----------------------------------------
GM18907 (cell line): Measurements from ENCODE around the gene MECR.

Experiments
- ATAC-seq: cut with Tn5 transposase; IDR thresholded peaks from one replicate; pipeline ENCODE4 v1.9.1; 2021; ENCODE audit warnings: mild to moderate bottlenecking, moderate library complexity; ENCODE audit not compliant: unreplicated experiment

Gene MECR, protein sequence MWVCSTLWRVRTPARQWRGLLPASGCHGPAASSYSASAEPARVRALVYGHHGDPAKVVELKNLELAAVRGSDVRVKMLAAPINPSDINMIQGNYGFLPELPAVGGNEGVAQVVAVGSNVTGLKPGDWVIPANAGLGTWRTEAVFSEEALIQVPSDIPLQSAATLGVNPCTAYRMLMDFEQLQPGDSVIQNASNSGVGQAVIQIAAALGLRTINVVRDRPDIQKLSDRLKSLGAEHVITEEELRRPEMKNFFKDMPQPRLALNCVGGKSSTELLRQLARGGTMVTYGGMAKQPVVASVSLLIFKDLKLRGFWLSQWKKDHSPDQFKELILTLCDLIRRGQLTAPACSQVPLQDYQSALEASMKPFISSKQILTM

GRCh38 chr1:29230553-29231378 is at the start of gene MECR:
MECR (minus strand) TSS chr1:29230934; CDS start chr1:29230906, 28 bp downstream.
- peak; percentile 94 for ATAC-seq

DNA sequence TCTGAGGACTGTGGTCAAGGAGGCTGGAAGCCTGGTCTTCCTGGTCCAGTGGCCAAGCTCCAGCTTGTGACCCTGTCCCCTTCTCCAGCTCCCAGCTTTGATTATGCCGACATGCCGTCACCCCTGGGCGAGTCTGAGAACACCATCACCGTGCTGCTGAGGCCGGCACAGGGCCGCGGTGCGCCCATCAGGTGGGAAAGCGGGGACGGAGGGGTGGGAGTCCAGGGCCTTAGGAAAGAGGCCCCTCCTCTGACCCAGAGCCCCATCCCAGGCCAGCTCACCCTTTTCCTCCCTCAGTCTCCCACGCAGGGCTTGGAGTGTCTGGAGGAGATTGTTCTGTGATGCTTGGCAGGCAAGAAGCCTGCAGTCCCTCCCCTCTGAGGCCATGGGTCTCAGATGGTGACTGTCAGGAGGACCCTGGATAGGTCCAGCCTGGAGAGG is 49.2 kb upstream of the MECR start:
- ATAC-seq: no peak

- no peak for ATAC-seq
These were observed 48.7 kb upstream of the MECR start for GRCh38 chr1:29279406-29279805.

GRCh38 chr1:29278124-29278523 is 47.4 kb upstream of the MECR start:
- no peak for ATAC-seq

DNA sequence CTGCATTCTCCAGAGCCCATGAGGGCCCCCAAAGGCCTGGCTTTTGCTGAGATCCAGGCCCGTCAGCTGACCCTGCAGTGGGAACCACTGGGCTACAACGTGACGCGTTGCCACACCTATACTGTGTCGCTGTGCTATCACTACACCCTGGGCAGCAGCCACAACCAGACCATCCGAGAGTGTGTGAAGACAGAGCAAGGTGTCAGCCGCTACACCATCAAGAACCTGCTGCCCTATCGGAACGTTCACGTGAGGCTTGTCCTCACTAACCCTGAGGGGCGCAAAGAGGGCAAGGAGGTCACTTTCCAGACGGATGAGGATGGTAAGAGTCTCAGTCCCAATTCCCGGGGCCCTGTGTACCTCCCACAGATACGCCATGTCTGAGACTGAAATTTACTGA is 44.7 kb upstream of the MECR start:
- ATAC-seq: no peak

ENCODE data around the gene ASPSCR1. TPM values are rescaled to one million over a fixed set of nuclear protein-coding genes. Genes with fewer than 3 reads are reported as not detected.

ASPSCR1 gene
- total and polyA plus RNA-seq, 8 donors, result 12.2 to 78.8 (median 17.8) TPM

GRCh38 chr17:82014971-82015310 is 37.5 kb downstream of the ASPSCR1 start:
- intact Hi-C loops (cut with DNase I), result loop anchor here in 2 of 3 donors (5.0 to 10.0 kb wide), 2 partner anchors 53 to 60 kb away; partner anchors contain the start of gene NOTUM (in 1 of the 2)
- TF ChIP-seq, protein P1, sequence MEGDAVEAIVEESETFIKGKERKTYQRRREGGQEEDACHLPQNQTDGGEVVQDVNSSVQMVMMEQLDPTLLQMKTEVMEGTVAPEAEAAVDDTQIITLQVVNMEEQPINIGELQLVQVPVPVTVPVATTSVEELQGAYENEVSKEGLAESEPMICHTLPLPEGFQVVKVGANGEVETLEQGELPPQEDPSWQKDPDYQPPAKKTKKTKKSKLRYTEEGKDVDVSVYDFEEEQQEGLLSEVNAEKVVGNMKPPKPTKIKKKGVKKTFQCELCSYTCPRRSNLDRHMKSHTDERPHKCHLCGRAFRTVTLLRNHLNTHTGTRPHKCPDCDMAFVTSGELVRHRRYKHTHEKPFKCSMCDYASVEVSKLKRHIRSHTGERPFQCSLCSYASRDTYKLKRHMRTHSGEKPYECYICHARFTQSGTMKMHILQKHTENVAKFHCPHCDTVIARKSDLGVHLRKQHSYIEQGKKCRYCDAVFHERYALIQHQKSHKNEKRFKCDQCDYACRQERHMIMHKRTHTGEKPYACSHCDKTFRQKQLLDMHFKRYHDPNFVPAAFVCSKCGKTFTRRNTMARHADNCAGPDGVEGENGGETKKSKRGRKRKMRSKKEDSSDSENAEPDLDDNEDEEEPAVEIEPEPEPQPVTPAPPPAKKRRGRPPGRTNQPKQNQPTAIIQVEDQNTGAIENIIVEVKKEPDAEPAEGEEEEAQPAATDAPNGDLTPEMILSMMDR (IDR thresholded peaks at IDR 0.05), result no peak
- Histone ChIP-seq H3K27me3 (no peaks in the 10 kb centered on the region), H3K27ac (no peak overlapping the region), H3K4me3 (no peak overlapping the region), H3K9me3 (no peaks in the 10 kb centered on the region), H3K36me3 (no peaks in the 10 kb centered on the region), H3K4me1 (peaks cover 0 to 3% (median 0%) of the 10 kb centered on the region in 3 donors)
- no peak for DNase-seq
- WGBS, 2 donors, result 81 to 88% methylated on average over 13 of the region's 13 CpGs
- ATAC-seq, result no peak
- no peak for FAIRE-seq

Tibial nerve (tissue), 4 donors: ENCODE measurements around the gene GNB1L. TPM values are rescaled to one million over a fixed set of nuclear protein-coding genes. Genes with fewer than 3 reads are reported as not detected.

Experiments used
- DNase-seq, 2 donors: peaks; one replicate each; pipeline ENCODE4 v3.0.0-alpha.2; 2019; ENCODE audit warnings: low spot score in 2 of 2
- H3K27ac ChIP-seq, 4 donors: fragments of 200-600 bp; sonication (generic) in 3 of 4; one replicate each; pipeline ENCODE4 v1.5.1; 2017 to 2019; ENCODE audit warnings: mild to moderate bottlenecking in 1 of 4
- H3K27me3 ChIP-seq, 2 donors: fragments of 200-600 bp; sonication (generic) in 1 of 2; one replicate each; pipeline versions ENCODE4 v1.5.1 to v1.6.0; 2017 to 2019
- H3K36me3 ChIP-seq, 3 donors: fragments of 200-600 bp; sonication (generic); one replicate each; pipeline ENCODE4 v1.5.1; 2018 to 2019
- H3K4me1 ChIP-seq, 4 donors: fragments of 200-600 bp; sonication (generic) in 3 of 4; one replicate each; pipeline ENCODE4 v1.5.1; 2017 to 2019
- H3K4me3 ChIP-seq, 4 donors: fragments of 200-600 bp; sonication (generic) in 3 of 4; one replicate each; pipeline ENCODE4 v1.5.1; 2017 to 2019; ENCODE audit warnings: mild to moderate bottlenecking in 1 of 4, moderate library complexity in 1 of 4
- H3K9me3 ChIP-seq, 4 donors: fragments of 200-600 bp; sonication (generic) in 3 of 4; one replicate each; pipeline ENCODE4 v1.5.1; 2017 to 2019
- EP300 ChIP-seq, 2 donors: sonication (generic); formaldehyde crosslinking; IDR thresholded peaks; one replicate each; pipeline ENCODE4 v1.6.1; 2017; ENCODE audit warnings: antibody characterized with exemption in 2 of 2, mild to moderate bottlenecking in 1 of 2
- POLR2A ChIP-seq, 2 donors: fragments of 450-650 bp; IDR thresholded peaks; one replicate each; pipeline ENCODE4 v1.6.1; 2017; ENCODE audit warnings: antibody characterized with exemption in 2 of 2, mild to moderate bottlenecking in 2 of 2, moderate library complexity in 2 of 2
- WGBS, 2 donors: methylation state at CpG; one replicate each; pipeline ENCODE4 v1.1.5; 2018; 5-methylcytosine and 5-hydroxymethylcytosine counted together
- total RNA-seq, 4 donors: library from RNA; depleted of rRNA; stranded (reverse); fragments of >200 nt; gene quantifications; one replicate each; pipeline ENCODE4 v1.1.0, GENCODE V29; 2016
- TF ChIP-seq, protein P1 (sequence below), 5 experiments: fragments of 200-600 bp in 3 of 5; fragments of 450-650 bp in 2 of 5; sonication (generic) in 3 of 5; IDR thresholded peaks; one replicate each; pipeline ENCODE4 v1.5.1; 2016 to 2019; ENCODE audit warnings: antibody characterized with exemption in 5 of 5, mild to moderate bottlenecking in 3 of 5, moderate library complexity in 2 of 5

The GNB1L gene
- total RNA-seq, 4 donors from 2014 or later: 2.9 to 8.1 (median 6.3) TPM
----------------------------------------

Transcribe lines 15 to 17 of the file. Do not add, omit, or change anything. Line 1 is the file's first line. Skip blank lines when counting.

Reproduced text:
- ATAC-seq: no peak

ENCODE data around the gene ASPSCR1. TPM values are rescaled to one million over a fixed set of nuclear protein-coding genes. Genes with fewer than 3 reads are reported as not detected.

ASPSCR1 gene